Thursday, February 12, 2009

How Did I Get Here?

I'm frequently asked how exactly I ended up in the shoes I am now struggling to fill. This is certainly NOT what I had planned for my life.

I had known since early childhood that I would adopt a child. And as an adult, I encouraged my husband to take all the hours of classes and work our way through the piles of paperwork that were required to allow us to serve as foster parents. Our foster children gave us far more than we could possibly have given them, and confirmed our desire to become adoptive parents.

After a long and rather torturous journey down a twisting road that most of you adoptive families would understand perfectly, we ended up with a referral of not one, not two, but THREE Haitian children to join our six-year-old birth daughter in our home in Fort Collins.

My predictable, traditional, conventional life ended on December 13th, 2003, when I first walked through the door of BRESMA orphanage. I was a moderately successful computer programmer. We were financially stable. I had been with my employer for four years and had no plans to leave, ever. But all that changed the moment I walked through the orphanage gate.

When I first met my three Haitian children, I had three thoughts almost simultaneously. The first came to me when I saw them across the front yard, and realized that they were really, really REAL. My first thought was, "Dear God, what have I done? I can't do this! I can't parent these three children!"

Then my two daughters turned to face me, and my second thought was wordless, as I was stunned by how beautiful they were. And in an instant they were in my arms and all I could think was, "Thank you, thank you, thank you Lord!"

I stayed in Haiti for a week with a group from Answered Prayers visiting my children. That was all the time it took for my entire life to turn upside down. Quite simply, the problem was that I was only adopting three children. Many in the orphanage had no families as yet, and hundreds of thousands of homeless and abandoned Haitian children outside did not even have the security BRESMA offers those who wait for an adoptive family. I couldn't live with that.

Upon returning to the States, I gave up programming and having a 'real' job. At the request of our orphanage director, I eventually founded a non-profit organization and a Colorado licensed adoption agency to help all the children I left behind. Just last summer we made the decision to merge the agency with The Alliance for Children, and I joined the Alliance as the Haiti programs coordinator. I am still doing the same work, but with a lot more help and support from the large and experienced staff at the Alliance.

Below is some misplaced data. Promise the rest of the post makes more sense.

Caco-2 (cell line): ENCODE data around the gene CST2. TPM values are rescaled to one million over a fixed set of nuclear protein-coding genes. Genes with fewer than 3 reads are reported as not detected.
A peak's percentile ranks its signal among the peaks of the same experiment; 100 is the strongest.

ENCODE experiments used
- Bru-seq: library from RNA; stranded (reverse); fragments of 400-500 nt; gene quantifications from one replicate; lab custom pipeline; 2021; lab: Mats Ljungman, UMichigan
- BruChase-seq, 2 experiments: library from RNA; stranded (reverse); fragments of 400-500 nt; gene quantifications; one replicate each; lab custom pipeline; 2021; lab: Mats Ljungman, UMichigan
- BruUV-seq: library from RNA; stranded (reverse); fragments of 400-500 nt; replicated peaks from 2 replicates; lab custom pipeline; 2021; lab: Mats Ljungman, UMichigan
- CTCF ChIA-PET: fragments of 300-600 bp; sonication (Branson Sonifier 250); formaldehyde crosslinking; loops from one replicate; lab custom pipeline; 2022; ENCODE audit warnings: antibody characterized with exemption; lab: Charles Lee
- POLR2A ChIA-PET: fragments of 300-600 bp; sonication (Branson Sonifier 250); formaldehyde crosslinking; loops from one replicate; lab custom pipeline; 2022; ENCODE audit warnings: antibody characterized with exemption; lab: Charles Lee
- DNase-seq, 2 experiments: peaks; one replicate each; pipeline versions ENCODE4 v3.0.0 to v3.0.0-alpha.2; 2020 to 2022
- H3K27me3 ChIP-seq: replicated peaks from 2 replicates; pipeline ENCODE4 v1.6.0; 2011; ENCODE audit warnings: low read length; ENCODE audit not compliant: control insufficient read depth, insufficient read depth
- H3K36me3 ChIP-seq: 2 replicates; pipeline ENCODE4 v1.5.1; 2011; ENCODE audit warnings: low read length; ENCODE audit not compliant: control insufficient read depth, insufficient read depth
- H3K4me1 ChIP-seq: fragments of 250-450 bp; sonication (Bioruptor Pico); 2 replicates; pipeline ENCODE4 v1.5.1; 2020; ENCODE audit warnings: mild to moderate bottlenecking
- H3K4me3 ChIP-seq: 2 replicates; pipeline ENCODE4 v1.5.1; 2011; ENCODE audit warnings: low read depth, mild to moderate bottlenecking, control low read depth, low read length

As a Haitian program coordinator, I travel to Haiti every two to three months and live at the orphanage with the kids for at least a week. I speak Kreyol with them and the staff to learn about each child. At the orphanage I braid hair, listen to tattling, listen to giggling, dispense band aids, send kids to time out, wipe noses, listen to funny kid stories. I talk about the funny things Americans do, like insist on being all alone in the bathroom while they use the toilet, or getting all excited when people point with their middle fingers. I prepare the children for adoption by going through photo albums and answering questions. I get to know new children as best I can so that I can shoulder the awesome responsibility of matching them to a family to which they will belong for the rest of their lives. I'm constantly seeking adoptive families and funds for 'my' kids at the orphanage and more funds to support the desperate parents who come to our doors begging for food, formula, medicine, and hope.

Over the years I've become actively involved in the adoption process itself, both in the US and in Haiti. When US Immigrations services experienced communications issues with the Haitian government and then between federal bureaus here, I was able to help with finding a solution to bring our kids home to their families. I participated in delegations from the Joint Council of International Children's Services to develop a Standards of Practice for international adoptions in Haiti in the hopes of speeding an exhaustingly delayed process. Our work to make Haitian adoptions more efficient and yet build in greater protections for Haitian children and their birth parents continues. I'm beginning to learn that no project in Haiti is ever truly finished.